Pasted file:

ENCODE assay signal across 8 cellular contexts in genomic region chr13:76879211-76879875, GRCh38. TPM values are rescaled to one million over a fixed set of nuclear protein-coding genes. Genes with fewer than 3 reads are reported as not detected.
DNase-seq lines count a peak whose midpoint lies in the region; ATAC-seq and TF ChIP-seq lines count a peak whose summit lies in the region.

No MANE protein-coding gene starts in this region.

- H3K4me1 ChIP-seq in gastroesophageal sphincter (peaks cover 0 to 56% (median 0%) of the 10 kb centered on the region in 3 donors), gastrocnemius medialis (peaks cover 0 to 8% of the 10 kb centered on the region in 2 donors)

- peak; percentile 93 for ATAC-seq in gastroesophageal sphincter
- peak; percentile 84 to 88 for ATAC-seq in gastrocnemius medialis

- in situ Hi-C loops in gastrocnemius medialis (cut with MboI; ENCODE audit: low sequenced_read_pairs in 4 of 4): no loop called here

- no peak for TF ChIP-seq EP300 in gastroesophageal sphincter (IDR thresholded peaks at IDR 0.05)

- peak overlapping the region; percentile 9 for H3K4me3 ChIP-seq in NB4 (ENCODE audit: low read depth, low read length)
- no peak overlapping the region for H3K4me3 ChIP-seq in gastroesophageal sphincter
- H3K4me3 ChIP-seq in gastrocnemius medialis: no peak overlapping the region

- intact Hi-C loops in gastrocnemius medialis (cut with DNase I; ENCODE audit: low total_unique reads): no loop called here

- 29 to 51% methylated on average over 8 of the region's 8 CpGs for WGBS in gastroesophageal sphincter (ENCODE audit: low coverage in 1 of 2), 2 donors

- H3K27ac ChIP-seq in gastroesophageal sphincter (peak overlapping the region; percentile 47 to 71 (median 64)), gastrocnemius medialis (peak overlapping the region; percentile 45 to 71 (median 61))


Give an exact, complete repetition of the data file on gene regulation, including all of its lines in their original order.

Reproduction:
ENCODE assay signal across 8 cellular contexts in genomic region chr13:76879211-76879875, GRCh38. TPM values are rescaled to one million over a fixed set of nuclear protein-coding genes. Genes with fewer than 3 reads are reported as not detected.
DNase-seq lines count a peak whose midpoint lies in the region; ATAC-seq and TF ChIP-seq lines count a peak whose summit lies in the region.

No MANE protein-coding gene starts in this region.

- H3K4me1 ChIP-seq in gastroesophageal sphincter (peaks cover 0 to 56% (median 0%) of the 10 kb centered on the region in 3 donors), gastrocnemius medialis (peaks cover 0 to 8% of the 10 kb centered on the region in 2 donors)

- peak; percentile 93 for ATAC-seq in gastroesophageal sphincter
- peak; percentile 84 to 88 for ATAC-seq in gastrocnemius medialis

- in situ Hi-C loops in gastrocnemius medialis (cut with MboI; ENCODE audit: low sequenced_read_pairs in 4 of 4): no loop called here

- no peak for TF ChIP-seq EP300 in gastroesophageal sphincter (IDR thresholded peaks at IDR 0.05)

- peak overlapping the region; percentile 9 for H3K4me3 ChIP-seq in NB4 (ENCODE audit: low read depth, low read length)
- no peak overlapping the region for H3K4me3 ChIP-seq in gastroesophageal sphincter
- H3K4me3 ChIP-seq in gastrocnemius medialis: no peak overlapping the region

- intact Hi-C loops in gastrocnemius medialis (cut with DNase I; ENCODE audit: low total_unique reads): no loop called here

- 29 to 51% methylated on average over 8 of the region's 8 CpGs for WGBS in gastroesophageal sphincter (ENCODE audit: low coverage in 1 of 2), 2 donors

- H3K27ac ChIP-seq in gastroesophageal sphincter (peak overlapping the region; percentile 47 to 71 (median 64)), gastrocnemius medialis (peak overlapping the region; percentile 45 to 71 (median 61))